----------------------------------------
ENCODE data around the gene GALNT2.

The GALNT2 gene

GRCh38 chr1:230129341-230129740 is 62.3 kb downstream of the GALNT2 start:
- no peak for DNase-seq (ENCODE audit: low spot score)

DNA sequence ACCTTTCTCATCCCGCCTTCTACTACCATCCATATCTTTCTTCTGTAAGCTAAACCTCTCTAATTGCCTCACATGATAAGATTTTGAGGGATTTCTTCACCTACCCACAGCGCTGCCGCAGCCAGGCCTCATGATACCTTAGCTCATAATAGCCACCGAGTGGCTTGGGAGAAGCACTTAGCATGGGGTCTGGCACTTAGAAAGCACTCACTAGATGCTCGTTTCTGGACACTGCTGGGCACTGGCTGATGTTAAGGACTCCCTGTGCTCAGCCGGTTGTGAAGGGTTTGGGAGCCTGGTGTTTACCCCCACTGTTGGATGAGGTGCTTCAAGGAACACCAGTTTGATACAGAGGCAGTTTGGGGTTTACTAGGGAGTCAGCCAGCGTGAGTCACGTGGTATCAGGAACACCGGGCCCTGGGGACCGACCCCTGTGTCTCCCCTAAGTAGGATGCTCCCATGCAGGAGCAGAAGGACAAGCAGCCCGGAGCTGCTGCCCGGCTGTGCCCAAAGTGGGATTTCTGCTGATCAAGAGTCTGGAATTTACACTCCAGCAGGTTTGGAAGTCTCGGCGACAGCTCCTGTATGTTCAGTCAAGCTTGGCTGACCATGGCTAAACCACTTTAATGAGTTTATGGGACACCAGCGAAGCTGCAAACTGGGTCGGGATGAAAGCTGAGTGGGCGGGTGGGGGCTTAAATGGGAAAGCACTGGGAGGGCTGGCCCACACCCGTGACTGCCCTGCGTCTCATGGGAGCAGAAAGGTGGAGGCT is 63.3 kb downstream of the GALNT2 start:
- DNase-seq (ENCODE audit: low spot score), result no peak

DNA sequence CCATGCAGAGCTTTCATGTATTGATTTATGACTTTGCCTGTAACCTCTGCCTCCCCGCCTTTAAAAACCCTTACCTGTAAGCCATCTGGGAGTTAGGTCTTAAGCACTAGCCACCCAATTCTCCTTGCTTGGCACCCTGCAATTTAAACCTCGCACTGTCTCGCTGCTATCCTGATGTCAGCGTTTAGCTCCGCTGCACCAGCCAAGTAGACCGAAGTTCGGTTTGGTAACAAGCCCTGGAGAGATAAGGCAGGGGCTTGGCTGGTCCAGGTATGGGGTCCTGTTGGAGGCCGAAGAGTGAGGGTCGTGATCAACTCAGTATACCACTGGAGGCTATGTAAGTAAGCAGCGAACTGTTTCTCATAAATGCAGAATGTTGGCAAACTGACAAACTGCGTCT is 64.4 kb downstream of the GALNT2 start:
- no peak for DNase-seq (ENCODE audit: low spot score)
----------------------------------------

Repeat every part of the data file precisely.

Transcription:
ENCODE data around the gene GALNT2.

The GALNT2 gene

GRCh38 chr1:230129341-230129740 is 62.3 kb downstream of the GALNT2 start:
- no peak for DNase-seq (ENCODE audit: low spot score)

DNA sequence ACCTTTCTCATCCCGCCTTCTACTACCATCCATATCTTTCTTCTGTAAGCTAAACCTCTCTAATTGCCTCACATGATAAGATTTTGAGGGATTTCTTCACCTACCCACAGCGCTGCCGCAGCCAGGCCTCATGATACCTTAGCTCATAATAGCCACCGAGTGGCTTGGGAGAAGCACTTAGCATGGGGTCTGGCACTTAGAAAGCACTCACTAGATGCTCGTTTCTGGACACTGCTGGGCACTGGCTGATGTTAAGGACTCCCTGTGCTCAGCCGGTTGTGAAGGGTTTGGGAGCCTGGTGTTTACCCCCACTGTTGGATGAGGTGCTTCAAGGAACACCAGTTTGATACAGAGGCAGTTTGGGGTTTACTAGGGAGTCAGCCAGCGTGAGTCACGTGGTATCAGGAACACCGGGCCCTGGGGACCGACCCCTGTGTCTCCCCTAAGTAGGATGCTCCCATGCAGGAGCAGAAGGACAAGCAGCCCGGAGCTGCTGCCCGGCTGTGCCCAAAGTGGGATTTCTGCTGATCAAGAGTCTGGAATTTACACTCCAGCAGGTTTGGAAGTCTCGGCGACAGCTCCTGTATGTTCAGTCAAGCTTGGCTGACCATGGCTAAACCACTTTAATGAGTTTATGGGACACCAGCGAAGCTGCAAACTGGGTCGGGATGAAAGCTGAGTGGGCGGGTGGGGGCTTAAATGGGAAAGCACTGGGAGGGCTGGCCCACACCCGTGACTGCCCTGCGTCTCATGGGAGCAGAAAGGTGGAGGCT is 63.3 kb downstream of the GALNT2 start:
- DNase-seq (ENCODE audit: low spot score), result no peak

DNA sequence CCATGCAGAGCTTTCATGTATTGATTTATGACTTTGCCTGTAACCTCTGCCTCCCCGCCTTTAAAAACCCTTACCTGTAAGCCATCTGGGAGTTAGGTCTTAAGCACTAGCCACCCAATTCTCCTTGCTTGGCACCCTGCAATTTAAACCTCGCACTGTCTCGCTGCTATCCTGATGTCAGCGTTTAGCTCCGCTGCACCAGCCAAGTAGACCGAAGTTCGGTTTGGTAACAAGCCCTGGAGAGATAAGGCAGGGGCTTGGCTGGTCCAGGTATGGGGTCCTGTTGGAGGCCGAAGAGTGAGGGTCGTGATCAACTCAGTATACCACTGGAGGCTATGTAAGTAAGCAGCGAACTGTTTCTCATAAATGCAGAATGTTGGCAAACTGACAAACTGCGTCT is 64.4 kb downstream of the GALNT2 start:
- no peak for DNase-seq (ENCODE audit: low spot score)